Help plzz


by vidhyarthi
Tags: plzz
vidhyarthi
vidhyarthi is offline
#1
Apr21-11, 10:27 AM
P: 9
Hi friends, I have a samsung mobile charger with specifications as
Input: 150-300V AC and 0.15A
Output: 4.75V DC and 0.55A
So now by P=VI
the input power is 36W (taking 240V AC and unity PF)
and output power is 2.6W.
So my doubt is why there is such difference the power of i/p and o/p??
because if we have low i/p power we can have a less amount of energy consumed.
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uart
uart is offline
#2
Apr21-11, 10:57 AM
Sci Advisor
P: 2,751
"Input: 150-300V AC and 0.15A"

For many devices the input current rating is more of a suggested minimum rating for the power source you should use rather than an accurate measure of the typical current that the device will consume.

BTW. You cant necessarily calculate the AC power as "VI" anyway.
vidhyarthi
vidhyarthi is offline
#3
Apr21-11, 08:10 PM
P: 9
Thanks uart so from your reply i understand that input current is more than rated even then4 the input power is more. And even we take power factor into consideration it is more than output DC power. Now what i'm asking is can't we take the same amount of power which is consumed by the mobile and convert that from AC to DC to save such wastage of energy?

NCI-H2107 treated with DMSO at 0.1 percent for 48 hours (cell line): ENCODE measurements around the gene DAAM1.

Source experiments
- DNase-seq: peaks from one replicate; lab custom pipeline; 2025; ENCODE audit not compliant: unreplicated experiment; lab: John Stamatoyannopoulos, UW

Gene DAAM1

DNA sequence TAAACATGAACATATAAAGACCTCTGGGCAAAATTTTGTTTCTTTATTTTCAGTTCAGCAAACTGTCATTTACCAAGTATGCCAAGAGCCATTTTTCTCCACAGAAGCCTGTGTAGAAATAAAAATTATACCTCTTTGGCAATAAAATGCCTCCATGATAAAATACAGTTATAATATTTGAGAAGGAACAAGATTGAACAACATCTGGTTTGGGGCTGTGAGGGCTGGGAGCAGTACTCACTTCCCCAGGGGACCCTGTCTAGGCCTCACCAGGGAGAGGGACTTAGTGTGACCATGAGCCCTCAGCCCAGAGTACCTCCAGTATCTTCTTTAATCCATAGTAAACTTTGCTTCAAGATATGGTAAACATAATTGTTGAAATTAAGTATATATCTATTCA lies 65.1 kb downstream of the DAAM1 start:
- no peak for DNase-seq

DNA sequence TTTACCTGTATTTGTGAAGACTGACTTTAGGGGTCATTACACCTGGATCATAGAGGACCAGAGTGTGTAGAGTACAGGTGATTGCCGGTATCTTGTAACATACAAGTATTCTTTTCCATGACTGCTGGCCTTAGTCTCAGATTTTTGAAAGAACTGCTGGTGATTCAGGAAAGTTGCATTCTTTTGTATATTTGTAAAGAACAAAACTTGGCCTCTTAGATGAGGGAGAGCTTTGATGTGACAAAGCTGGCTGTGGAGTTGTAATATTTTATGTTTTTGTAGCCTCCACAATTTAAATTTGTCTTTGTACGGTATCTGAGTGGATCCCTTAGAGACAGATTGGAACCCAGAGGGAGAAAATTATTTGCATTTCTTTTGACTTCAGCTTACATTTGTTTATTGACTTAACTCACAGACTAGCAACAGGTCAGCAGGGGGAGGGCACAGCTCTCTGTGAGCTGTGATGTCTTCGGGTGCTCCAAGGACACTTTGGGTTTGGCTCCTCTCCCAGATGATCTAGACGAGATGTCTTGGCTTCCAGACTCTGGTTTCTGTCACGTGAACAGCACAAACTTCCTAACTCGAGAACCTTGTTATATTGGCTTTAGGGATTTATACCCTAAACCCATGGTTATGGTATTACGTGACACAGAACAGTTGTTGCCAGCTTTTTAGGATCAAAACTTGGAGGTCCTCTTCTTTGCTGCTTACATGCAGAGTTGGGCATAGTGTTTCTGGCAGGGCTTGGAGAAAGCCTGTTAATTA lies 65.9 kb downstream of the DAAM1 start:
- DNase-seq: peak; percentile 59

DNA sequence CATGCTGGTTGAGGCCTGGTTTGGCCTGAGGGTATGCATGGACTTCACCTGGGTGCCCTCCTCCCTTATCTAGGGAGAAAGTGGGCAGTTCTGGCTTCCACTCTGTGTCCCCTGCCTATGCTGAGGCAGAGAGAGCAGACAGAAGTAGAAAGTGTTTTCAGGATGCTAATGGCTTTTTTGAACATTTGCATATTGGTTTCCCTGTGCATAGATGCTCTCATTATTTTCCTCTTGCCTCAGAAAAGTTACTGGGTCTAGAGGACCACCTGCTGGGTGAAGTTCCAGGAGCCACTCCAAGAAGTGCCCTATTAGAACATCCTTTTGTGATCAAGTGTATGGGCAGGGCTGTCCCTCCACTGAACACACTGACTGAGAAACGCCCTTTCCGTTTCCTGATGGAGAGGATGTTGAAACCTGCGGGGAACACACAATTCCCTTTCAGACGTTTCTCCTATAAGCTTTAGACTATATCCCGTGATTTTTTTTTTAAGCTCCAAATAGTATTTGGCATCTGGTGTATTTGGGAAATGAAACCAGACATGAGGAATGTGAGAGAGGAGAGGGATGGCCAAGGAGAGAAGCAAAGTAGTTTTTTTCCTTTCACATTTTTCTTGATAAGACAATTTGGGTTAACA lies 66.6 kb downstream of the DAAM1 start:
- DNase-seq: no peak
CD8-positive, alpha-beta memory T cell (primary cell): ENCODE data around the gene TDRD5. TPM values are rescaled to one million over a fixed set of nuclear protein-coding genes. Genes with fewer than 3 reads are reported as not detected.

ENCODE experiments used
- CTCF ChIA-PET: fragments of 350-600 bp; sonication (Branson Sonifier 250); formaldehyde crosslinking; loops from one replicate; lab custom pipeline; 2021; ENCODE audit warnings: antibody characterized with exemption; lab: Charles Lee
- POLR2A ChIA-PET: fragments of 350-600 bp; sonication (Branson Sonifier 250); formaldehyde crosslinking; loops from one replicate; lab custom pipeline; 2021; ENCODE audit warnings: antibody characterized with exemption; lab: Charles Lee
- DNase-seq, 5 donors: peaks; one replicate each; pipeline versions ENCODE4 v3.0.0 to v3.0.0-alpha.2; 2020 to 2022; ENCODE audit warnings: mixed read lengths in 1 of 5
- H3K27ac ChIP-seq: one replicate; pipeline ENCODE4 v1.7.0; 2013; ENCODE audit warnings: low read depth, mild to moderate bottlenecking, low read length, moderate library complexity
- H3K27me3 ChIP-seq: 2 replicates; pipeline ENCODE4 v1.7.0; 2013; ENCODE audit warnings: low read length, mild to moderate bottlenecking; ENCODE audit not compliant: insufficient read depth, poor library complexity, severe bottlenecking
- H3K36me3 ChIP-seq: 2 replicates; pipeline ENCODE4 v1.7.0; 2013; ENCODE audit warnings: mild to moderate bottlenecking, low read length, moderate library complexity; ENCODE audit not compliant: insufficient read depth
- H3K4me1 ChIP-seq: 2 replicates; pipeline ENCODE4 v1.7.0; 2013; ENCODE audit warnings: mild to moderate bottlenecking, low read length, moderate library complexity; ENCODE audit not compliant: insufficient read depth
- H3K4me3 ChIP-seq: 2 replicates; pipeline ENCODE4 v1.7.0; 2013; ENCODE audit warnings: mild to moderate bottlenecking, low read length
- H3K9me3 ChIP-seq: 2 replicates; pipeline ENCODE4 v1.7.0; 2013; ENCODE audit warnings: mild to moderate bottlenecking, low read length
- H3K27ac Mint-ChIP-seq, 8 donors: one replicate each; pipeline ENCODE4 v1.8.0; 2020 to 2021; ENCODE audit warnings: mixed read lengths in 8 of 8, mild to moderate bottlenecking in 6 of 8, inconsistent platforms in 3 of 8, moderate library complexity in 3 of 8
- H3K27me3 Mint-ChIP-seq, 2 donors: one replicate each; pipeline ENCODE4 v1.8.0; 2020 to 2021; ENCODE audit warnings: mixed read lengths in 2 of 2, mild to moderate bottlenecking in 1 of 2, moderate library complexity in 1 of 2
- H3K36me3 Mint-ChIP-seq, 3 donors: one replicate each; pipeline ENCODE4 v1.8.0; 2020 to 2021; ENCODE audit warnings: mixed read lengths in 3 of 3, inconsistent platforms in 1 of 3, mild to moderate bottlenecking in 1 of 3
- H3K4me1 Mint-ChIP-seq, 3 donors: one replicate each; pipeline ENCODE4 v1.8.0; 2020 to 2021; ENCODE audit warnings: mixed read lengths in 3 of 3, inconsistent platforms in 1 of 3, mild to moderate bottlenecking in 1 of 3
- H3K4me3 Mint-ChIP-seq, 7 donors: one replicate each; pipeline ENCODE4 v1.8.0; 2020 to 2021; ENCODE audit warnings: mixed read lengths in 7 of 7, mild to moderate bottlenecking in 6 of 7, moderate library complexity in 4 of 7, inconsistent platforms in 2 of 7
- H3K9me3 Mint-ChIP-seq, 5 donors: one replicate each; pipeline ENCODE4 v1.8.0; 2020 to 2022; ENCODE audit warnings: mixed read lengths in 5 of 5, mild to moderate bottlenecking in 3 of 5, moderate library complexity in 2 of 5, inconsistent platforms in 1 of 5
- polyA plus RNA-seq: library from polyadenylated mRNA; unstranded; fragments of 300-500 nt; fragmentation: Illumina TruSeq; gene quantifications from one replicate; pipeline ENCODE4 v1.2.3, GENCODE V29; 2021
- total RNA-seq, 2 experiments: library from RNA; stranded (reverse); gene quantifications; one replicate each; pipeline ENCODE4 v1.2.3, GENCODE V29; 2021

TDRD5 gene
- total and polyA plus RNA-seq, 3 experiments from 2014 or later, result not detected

Mike_In_Plano
Mike_In_Plano is offline
#4
Apr21-11, 09:15 PM
P: 557

Help plzz


Does it feel like a 20 watt as it's running? If not, than you may consider that it is not lossing so much energy. The safety agency ratings for current can be confusing and you generally cannot rely on them for power ratings. Also, the chance of such a tiny supply having power factor correction, are close to non-existent...
Jiggy-Ninja
Jiggy-Ninja is offline
#5
Apr22-11, 12:45 AM
P: 310
Ratings like that don't necessarily denote the actual operating values of the device. Usually it would just be safe maximums or things like that. The only way to be sure of the power is to actually measure it while it is being used. I know there is a device called the Kill-a-Watt sold in the US that can measure the power taken from a wall outlet. I'm sure there are similar devices sold for your country.

I find it highly unlikely that a charger would have less than 10% efficiency.

Also, write better post titles. Generic things like "Help!" are useless and annoying.
aks786
aks786 is offline
#6
Apr22-11, 08:46 AM
P: 28
input current is only indicative for 150/300V source, actual current would be lesser. and charger efficiency should be >50%
vidhyarthi
vidhyarthi is offline
#7
Apr22-11, 08:09 PM
P: 9
I think i found my answer here http://www.physicsforums.com/showthread.php?t=492606
post 7 first paragraph
a charger is also same as AC DC adapter which does the same thing. am i right?


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